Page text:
Rumours of War
The assassination of an Austrian Archduke would trigger a war that had been building for years. However, as the echoes of the shots died away, it was not immediately obvious that would be a world war.
The Great Powers did not react immediately; ‘We should not be greatly concerned by events in a far-off land of which we know little…’, said one British minister a few weeks later.
Anglo-German relations remained tense but cordial, while the Americans paid no attention. The governments of Europe followed every development in the courts and ministries of their allies and enemies alike, but the general sense that dangerous event must be handled with care seemed more likely to prevent a war than encourage one. Trade and finance continued virtually uninterrupted, and holidaymakers flocked out of the cities towards the seas and lakes in the long, hot July of 1914.
Nevertheless, ships began to move as the political frenzy increased.
There had been a ‘friendship visit’ to Kiel by Royal Navy battleships in early July, closely followed by the festivities and pomp of a Royal review of the fleet at Spithead. However, after the review, the fleet did not disburse. Instead, it headed North.
Fate would lead to a piece of superficially poor timing turning into a success for Britain. In mid-July, the battleship Reshadieh* sailed from Barrow-in-Furness on her maiden voyage to her new home in Turkey. After her departure, her commander was alerted to the threat of war and chose to coal at Cadiz instead of Gibraltar, out of fear that the British might try to hold the ship if he re-entered British waters. In fact, approaches had been made to the Turkish government to buy her back, but Turkey refused to sell, believing that the ship would be vital to her own interests in the Black Sea and Aegean should there be war.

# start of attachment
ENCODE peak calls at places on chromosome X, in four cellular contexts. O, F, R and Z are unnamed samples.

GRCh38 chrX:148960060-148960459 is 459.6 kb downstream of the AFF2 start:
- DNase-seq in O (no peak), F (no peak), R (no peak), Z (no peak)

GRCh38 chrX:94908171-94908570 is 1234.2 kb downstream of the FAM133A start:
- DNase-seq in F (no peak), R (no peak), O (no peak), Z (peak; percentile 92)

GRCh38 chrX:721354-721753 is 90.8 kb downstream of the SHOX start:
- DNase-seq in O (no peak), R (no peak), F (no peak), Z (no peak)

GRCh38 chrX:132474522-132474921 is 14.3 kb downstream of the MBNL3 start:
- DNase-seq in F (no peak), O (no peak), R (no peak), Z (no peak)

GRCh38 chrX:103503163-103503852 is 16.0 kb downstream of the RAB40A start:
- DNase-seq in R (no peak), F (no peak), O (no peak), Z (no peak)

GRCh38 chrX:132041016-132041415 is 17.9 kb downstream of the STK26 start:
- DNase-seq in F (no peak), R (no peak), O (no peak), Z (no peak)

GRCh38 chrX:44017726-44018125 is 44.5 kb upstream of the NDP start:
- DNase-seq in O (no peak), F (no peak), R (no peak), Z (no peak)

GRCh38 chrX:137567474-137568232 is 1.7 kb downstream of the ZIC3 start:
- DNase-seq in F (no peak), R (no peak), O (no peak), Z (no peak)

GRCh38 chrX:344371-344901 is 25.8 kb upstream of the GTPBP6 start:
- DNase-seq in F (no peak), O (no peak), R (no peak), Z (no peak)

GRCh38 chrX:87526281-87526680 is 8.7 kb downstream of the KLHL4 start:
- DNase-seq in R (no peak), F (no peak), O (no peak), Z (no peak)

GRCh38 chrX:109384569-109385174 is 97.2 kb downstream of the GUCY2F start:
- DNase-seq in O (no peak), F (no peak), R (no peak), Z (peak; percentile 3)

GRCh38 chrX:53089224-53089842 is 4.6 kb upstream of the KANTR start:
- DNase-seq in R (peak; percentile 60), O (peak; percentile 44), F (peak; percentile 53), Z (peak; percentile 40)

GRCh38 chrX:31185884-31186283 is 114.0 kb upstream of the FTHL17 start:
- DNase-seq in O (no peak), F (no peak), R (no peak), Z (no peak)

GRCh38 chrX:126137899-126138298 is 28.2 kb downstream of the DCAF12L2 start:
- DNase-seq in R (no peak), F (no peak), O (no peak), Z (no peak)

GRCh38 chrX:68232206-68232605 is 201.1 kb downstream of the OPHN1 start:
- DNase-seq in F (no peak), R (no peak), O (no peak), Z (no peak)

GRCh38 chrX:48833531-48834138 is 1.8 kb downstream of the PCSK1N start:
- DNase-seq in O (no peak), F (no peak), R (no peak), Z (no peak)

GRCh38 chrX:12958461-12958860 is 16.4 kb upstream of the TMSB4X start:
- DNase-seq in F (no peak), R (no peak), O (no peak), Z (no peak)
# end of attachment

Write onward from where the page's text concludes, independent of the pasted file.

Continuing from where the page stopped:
In Turkey itself, the battlecruiser SMS Goeben and the light cruiser Breslau had been on an extended cruise to the country, in a show of German might and friendship for the Ottomans. In late July, however, both ships were abruptly ordered to depart and steam West, reaching Gibraltar on the 31st July. Superficially, this was also a gesture of friendship in return for the British visit to Kiel, but the German Admiralty wanted their valuable battlecruiser coaled and away into the Atlantic as soon as possible. In the afternoon of 1st August, the ships sailed away, and despite British efforts to keep an eye on them using the battlecruisers HMS Inflexible and Indomitable, they were lost in the cloak of night.
Meanwhile in London, a plan to seize the Turkish battleship was proposed when she docked at Gibraltar, but with Anglo-Turkish relations having improved in recent years, and at a high following the delivery of the ship, the Foreign Office advised against it. However, the completion of another battleship for Turkey, the Sultan Osman~, had been delayed at the orders of First Lord Winston Churchill. This and the departure of the Goeben from Turkish waters created an opportunity for the F.O. to seek assurances and guarantees from the Turks. Diplomats were able to point out that Germany was clearly not serious about her relations with Turkey, as evidenced by the abrupt departure of the Goeben, and the inability of the German Empire to guarantee Ottoman possessions in the Near East.
In the Far East, the battlecruisers HMAS Australia and HMS New Zealand called at Singapore before sailing North, steaming around the North of Borneo and towards Japan. Ostensibly, they were simply showing the flag, reminding other colonial powers that Britain was still ‘taking an interest’ in patrolling the sea lanes.
As both telegrams and rumours of war hurtled across Europe, the Admiralty in London were more concerned with the likely future movements of the German East Asiatic Squadron.
Over the next few months, as German attacks on the Russians made spectacular progress, the Turkish government would wonder whether they had made the right choice by declaring their neutrality. They had obtained another battleship (the delayed Osman), and a piece of paper on which Britain effectively did little more than acknowledge the Turks’ right to rule their own Empire. Had their neutrality had been bought too cheaply; perhaps if they had joined the German cause, they too could have been making vast gains at the expense of the Russians?
No-one could ever be certain.
Both real-world ships: